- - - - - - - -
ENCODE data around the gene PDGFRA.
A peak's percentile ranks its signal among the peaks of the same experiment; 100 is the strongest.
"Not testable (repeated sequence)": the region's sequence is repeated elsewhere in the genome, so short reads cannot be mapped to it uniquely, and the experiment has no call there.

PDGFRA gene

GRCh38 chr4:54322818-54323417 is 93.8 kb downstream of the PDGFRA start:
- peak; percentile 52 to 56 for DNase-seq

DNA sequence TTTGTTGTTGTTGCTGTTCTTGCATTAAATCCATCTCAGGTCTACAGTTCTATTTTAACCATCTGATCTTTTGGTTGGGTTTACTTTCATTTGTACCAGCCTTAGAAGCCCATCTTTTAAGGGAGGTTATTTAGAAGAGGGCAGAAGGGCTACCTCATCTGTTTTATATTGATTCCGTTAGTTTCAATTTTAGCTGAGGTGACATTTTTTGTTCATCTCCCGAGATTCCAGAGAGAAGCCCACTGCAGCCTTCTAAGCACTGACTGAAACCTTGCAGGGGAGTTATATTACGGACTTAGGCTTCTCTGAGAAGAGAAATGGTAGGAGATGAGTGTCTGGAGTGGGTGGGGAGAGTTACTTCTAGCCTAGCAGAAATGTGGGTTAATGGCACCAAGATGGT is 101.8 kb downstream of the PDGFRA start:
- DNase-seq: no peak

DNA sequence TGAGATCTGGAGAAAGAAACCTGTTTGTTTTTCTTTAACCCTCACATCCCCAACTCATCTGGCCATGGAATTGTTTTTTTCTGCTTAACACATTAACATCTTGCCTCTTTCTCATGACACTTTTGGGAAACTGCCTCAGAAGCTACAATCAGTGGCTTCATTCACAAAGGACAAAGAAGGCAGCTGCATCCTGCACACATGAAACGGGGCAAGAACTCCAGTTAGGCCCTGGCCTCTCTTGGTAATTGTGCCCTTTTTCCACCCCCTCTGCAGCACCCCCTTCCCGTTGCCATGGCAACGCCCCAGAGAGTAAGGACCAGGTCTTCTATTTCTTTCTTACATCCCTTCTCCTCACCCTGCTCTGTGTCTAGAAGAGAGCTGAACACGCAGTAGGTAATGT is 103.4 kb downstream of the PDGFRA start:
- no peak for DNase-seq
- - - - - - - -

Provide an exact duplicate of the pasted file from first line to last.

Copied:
ENCODE data around the gene PDGFRA.
A peak's percentile ranks its signal among the peaks of the same experiment; 100 is the strongest.
"Not testable (repeated sequence)": the region's sequence is repeated elsewhere in the genome, so short reads cannot be mapped to it uniquely, and the experiment has no call there.

PDGFRA gene

GRCh38 chr4:54322818-54323417 is 93.8 kb downstream of the PDGFRA start:
- peak; percentile 52 to 56 for DNase-seq

DNA sequence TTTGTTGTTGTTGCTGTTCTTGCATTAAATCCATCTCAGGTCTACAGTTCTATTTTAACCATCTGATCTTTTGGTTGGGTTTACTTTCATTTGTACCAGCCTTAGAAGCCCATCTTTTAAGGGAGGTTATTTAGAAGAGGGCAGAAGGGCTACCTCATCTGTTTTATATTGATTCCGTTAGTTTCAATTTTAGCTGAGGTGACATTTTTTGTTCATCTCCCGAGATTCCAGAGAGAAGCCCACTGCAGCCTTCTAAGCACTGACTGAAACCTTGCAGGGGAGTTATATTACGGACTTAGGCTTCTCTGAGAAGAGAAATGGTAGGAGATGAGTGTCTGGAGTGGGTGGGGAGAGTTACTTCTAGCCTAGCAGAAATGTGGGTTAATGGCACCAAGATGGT is 101.8 kb downstream of the PDGFRA start:
- DNase-seq: no peak

DNA sequence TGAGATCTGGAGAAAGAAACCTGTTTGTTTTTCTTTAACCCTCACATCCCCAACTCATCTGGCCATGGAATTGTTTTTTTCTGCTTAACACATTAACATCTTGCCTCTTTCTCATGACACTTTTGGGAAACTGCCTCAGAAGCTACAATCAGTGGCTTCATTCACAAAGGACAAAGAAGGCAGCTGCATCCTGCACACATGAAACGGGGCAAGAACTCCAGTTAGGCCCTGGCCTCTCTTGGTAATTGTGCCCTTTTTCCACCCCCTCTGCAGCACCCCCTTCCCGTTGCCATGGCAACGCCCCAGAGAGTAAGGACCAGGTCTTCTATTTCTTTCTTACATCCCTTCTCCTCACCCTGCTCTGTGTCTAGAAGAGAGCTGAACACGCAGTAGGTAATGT is 103.4 kb downstream of the PDGFRA start:
- no peak for DNase-seq